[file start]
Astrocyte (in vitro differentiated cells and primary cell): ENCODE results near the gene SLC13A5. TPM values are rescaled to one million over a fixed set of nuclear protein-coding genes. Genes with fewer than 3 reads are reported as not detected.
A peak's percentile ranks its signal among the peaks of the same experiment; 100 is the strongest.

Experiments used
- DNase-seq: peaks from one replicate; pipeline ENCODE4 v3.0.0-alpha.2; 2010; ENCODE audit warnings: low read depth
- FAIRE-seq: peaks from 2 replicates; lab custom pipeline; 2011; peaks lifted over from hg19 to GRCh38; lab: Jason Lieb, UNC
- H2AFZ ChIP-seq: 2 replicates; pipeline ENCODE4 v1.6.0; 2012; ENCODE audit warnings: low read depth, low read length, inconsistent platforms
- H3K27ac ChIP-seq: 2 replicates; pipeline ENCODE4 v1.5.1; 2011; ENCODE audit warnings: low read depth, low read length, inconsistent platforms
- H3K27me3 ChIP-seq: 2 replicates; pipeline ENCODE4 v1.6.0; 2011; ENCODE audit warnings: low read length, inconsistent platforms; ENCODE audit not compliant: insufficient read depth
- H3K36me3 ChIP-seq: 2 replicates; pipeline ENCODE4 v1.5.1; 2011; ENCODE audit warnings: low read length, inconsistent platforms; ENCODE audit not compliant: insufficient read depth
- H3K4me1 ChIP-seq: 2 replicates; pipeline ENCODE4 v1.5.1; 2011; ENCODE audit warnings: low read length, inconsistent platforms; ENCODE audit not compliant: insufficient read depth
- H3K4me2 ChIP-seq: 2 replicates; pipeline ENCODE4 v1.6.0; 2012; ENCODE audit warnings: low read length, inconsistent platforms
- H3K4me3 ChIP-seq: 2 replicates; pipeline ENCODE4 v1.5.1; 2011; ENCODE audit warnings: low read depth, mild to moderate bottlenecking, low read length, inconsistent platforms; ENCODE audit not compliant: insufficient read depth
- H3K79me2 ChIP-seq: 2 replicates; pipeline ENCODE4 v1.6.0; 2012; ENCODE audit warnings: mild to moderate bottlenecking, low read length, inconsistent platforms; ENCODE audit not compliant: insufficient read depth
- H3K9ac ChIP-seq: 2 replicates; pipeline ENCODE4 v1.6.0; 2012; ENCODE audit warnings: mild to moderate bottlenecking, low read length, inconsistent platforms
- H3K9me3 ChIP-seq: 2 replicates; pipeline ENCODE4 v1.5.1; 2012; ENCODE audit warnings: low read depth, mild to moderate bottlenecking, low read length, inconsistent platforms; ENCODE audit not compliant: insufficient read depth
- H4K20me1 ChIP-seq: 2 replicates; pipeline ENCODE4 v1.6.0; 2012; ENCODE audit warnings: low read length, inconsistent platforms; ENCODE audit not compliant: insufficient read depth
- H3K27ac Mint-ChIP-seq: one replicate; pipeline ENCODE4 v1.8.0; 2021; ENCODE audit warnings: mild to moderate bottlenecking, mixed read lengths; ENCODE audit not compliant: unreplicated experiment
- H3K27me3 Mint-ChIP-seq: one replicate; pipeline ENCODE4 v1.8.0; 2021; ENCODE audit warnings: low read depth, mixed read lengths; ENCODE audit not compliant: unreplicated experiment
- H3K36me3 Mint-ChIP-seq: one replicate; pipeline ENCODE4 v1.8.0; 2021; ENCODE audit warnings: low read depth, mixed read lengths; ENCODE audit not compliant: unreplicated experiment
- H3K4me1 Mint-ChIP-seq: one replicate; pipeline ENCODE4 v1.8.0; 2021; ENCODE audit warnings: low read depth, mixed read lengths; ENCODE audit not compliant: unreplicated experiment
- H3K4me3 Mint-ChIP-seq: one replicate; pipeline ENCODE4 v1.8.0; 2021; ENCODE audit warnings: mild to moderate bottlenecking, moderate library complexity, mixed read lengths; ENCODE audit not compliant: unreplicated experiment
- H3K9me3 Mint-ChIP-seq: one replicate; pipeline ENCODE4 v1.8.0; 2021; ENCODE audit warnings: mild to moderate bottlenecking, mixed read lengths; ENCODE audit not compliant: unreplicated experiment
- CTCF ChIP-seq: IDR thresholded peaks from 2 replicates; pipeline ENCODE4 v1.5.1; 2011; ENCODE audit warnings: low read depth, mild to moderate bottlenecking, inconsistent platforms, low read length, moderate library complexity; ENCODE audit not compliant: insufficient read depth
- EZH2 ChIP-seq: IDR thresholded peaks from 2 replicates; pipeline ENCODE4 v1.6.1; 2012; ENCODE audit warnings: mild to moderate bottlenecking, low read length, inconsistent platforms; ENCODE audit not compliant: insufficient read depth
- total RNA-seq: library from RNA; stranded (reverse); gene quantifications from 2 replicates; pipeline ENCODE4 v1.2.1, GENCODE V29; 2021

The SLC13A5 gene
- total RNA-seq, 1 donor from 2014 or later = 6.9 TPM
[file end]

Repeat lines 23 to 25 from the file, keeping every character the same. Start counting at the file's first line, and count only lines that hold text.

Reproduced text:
- CTCF ChIP-seq: IDR thresholded peaks from 2 replicates; pipeline ENCODE4 v1.5.1; 2011; ENCODE audit warnings: low read depth, mild to moderate bottlenecking, inconsistent platforms, low read length, moderate library complexity; ENCODE audit not compliant: insufficient read depth
- EZH2 ChIP-seq: IDR thresholded peaks from 2 replicates; pipeline ENCODE4 v1.6.1; 2012; ENCODE audit warnings: mild to moderate bottlenecking, low read length, inconsistent platforms; ENCODE audit not compliant: insufficient read depth
- total RNA-seq: library from RNA; stranded (reverse); gene quantifications from 2 replicates; pipeline ENCODE4 v1.2.1, GENCODE V29; 2021